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Fairways at Pheasant Run

Frequently Asked Questions

1. How many homes are there in the community?

Answer: The Fairways at Pheasant Run (the "Fairways") subdivision itself contains 263 single family homes, while the entire Pheasant Run community features over 700 homes.

2. Are there any parks or common areas within the subdivision?

Answer: Fairways has three designated Common areas, these areas are maintained by the Association and are identified on the subdivision map. They include:

* Oakview Park: largest of the parks with some dense woods and a muddy path running between the two entrances.

* Pheasant Run Park South: dense woods surrounding a creek that runs between homes on Sandalwood and Mornington Roads.

* Cherry Hill Berm: a berm that runs along the south side of Cherry Hill Road. In the Covenants this area is referred to as Pheasant Run Parks East and West. We use the less confusing term "Cherry Hill Berm" in our meetings.

3. I live adjacent to a common area, who maintains it and am I allowed to make improvements?

Answer: The Association is responsible for maintaining all the common areas. You are allowed to make improvements, however, approval from the Board is required. The commons Committee has developed specific guidelines on what type of improvements are allowed; please contact a Board member for a copy.

4. Why are the annual Association Assessments due on January 1st?

Answer: January 1st is the date set in the Covenants and Restrictions (Article V, Section 7, "The annual assessment for any year, after the first year, shall become due and payable on the first day of January of such year").

5. Who owns the large parcel of land just east of the Cherry Hill entrance?

Answer: Fairway Pines of Pheasant Run.

6. What should I do if I see an area within the subdivision that requires maintenance?

Answer: Contact the Roadway manager if the problem is within the roadway, i.e., between the sidewalks. Contact one of the board members if the problem is within a commons area.

7. One of the trees located in the front easement (between the sidewalk and road) is dead, is the Association or Township responsible for replacing it?

Answer: No. The original trees were paid for by the builder and planted by the township. We recommend that you utilize Canton Township's tree planting program. Tree Program

8. What should I do if I see a fellow homeowner not adhering to Covenants and Restrictions?

Answer: Please mail a letter referencing the Covenant you believe is being violated to the Fairways P.O. Box 87221, Canton MI 48187. Also be aware that the Architectural committee cannot make exceptions to the Covenants and Restrictions. And one special note on satellite dishes, this restriction can no longer be enforced as it is written, the Federal Communications Act of 1996, which occurred after the Covenants were written, put an end to that, however, the Architectural Committee must still approve the mounting location. Please see the Canton Ordinance
pertaining to satellite dishes.
Link to Bylaws

9. I'd like to make some changes to my landscaping, do I need to contact the Association for approval?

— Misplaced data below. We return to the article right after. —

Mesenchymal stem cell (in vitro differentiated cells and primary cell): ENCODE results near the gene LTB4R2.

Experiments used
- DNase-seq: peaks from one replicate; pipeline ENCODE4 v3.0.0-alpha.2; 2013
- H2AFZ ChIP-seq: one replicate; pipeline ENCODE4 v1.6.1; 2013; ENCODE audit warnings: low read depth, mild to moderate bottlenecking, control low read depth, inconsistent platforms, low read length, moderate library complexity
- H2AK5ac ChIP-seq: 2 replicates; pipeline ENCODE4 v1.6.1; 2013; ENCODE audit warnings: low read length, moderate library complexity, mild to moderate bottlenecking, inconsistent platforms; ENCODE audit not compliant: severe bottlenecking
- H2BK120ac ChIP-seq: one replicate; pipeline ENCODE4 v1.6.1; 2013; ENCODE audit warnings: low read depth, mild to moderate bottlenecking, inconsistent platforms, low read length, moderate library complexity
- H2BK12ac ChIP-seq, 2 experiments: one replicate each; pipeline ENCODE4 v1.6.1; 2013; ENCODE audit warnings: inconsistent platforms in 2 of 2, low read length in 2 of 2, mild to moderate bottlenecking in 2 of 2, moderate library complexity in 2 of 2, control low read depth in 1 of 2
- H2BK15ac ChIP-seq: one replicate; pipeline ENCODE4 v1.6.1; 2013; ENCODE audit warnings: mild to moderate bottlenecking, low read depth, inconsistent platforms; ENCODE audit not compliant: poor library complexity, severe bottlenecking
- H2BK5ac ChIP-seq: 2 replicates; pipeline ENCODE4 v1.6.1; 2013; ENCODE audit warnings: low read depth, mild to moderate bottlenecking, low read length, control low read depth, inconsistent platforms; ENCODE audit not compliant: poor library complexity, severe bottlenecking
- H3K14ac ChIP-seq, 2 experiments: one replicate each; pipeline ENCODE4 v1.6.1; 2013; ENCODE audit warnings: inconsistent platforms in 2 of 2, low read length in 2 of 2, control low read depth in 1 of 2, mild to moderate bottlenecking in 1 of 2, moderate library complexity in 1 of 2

Answer: Yes, per Article VI, Section 1 of the Covenants and Restrictions, "No Improvement shall be erected, placed, installed...on any Lot, nor shall any exterior addition to, or change in, or alteration of the exterior appearance of any Improvement, or any change in landscaping, be made until plans and specifications...have been submitted to and approved in writing by the Architectural Review Committee. Please submit your plans to the Fairways P.O. Box or contact one of the Committee members. ARC Form

10. After it rains, I have pockets of standing water in the easement at the edge of my lot, is the Association responsible for repairing the grade?

Answer: Welcome to Canton clay, known to cause fits of rage among landscapers and in-ground sprinkler installers. The clay doesn't drain well, so having a proper final grade, and than preventing your landscaper or a utility company from disturbing your grade, is very important. The final grade was the responsibility of the builder of your home, not the Association nor the developer. Some homeowners have had success with installing a French Drain.

11. What is the Roadway Manager?

Answer: Unlike most subdivisions, the roads of Pheasant Run (the three subdivisions and Summit Parkway) are private roads, we own them and it is our responsibility to maintain them, not Wayne County. An entity called the Roadway Manager is responsible for administering the operation, maintenance, improvement, and replacement of several elements comprising the Roadway. These elements are located between the sidewalks, and include but are not limited to the paved surfaces, plantings, irrigation, decorative monuments, lighting, traffic signs and golf cart paths. The roadway Manager has 5 board members: one representative from each of the three subdivisions, the golf course and the township. The Roadway Manager is funded through an assessment based on total square footage of the roadway owned by the individual Associations and Township, Fairways owns approximately 33% of the total square footage. A portion of your assessment is allocated to this fund. PRRMA website.

12. After a snowfall, why don't we salt all of the roadways?

Answer: Some subdivisions salt their roads while Fairways does not. Our Association, as well as the other members of the Roadway Manager, have decided to limit salting to the Summit Parkway, main entrances, and intersections when required. This will slow down road deterioration and lessen the need of future costly repairs.

 

Fairways at Pheasant Run, P.O. Box 87221, Canton, MI 48187